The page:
At the age of 62, I became a better person.
Oh, sure, I know some will say, "No you didn't -- you just drove a better car."
But listen to me. I bought a Jaguar, and it's made me different -- better, I daresay. Not only better in my eyes, but in those who view me -- or the trappings of me. What I would call the Eskenazi Exterior.
Perhaps if I'd been to the manor born, the impact would not have been so great, at least on me. But my other car is a Saturn -- the four- cylinder slowpoke, circa 1993. The Saturn? I like to call it my Brooklyn side, remembrance of roots past. But the more I drive the Jaguar, the farther I feel removed from Brooklyn when I drive the Saturn.
So here are my two worlds. And I'm telling you that the Jaguar confers on me a certain image that I actually feel comfortable wearing -- and that I believe others think is me.
My wife claims I'm wrong. And my youngest, the idealist, says I'm imagining things -- but people react differently to someone driving a Jaguar. A sort of bond, of common understanding of each person's position, develops between the observer and the object.
Indeed, I believe it would be true of anyone owning a snappy luxury car, especially one with some cachet. It is true, I think, for someone trying on the Piaget at Tourneau Corner and the salesperson hawking it; for the diner ordering a 1962 Pomerol as well as the sommelier writing down the bin number; for the buyer of a $100,000 municipal bond and the agent at Quick & Reilly.
It made me think that drivers of luxury cars in general are treated, well, nicer. I swear that drivers behind me now allow me into their lanes without a fight. Even a simple wave works every time. I daresay even New York City cabdrivers smile at me as I slip in front of them.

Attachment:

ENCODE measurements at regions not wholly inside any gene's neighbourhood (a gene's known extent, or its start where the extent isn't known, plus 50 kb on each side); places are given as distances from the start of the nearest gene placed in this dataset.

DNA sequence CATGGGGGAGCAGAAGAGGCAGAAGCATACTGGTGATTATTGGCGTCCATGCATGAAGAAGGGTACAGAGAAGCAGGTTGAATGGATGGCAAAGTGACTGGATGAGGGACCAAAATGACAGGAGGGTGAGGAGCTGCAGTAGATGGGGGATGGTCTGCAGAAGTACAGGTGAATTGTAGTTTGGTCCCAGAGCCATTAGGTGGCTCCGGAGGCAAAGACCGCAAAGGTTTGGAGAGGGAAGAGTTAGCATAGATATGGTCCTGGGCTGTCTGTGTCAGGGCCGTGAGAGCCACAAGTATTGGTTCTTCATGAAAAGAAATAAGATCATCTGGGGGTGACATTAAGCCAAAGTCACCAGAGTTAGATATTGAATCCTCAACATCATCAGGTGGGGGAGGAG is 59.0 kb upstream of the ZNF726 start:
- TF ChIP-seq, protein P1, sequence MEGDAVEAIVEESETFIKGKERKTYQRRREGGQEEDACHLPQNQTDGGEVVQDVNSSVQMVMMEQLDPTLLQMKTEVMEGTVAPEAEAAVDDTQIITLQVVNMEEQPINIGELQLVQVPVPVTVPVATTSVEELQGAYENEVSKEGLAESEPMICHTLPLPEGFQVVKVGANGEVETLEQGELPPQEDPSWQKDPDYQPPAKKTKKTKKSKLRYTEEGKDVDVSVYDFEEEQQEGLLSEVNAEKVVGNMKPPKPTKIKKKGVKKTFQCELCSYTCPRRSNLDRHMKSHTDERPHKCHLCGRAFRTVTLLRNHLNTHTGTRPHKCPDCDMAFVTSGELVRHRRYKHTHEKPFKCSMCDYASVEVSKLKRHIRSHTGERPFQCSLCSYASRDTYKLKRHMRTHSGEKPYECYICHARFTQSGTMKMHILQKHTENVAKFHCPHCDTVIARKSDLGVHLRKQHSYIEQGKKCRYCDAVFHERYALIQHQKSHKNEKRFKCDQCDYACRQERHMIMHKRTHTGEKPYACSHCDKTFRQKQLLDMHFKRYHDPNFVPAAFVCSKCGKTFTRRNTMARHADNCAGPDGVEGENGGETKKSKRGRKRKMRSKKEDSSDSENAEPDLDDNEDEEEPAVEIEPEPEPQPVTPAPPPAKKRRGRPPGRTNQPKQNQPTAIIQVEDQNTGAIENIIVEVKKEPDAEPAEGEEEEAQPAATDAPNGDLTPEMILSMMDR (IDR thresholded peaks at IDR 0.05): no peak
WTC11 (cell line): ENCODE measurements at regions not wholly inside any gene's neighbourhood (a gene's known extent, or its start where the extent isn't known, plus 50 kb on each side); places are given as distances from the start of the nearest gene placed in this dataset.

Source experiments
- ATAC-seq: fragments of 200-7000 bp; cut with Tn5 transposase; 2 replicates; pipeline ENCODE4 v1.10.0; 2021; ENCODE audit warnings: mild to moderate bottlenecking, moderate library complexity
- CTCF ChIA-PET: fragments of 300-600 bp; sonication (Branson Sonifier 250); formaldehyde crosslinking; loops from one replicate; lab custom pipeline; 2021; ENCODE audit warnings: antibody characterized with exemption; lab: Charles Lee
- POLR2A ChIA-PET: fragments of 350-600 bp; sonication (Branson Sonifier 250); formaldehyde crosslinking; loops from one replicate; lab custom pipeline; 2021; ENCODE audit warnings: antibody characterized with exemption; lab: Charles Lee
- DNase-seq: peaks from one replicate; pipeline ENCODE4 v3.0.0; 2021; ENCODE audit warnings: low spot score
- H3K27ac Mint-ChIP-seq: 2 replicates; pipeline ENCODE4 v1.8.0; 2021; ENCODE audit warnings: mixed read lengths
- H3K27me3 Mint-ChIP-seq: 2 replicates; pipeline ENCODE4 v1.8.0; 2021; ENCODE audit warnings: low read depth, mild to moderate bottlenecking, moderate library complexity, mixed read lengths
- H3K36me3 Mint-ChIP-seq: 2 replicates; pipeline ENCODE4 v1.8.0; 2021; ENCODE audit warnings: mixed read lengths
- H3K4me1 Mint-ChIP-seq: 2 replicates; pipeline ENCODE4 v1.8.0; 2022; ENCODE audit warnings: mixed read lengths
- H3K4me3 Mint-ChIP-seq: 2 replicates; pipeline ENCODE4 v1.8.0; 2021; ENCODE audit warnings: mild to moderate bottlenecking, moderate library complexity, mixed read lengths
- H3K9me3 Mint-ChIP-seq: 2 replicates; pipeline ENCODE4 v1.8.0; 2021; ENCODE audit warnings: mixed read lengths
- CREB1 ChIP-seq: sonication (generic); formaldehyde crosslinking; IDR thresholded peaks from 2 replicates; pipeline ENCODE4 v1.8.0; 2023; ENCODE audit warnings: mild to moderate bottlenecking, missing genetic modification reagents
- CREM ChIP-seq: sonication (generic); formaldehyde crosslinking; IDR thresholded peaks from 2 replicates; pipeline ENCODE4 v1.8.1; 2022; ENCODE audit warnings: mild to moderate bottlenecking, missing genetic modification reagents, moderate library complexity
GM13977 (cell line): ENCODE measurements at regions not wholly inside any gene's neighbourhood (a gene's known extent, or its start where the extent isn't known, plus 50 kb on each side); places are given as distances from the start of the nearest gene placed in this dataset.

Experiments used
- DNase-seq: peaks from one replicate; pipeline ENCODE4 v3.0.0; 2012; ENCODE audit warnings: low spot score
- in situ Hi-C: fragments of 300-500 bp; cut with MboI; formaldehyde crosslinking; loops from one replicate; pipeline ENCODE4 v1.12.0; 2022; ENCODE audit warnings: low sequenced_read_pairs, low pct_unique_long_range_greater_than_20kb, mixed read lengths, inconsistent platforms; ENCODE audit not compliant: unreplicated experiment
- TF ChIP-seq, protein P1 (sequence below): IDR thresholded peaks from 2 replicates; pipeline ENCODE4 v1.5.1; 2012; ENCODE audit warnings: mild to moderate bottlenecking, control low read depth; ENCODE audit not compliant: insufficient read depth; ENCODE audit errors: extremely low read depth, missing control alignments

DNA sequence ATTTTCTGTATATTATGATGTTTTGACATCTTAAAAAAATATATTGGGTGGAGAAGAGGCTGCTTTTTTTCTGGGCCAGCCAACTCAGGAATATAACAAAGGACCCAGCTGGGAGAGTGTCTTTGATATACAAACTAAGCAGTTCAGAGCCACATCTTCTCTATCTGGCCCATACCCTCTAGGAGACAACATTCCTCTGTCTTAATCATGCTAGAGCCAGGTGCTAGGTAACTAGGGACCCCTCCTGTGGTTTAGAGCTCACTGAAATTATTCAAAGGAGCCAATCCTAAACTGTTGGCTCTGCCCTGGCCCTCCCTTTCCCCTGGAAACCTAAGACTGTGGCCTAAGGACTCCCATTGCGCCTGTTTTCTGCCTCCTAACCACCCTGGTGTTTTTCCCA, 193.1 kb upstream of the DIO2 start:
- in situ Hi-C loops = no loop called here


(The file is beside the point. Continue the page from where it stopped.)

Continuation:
You have to understand that I never in my life had owned something that could be considered luxurious. But in my business -- I have been a sportswriter with The New York Times across six decades, beginning in 1959 -- I have had the opportunity to be among those who have, and sometimes to share in it -- Alfred Vanderbilt, Donald Trump, Leon Hess (who owned those immaculate gas stations as well as the Jets football team), Jack Kent Cooke (whose holdings included the Chrysler Building and the Washington Redskins), Roger Penske, Bob Tisch.
Thus, my stretch-limo moment gave me a shock of recognition during race week at the Indianapolis 500. This was sometime in the 1980s. I was at my motel waiting for a cab to take me to the Brickyard, the affectionate nickname for the track where the 500 would be raced in a few days. But my cab was late and I had to meet Chuck Yeager (yes, the Right Stuff guy), who was going to take me for a spin around the track. He was driving the pace car.
No cab, but outside the motel a white stretch was waiting. The driver, wearing a black suit, white shirt, dark tie, was reading a paper. His client hadn't showed.
"How much to go to the track?" I asked.
"Fifteen dollars," he replied, thinking he was soaking me.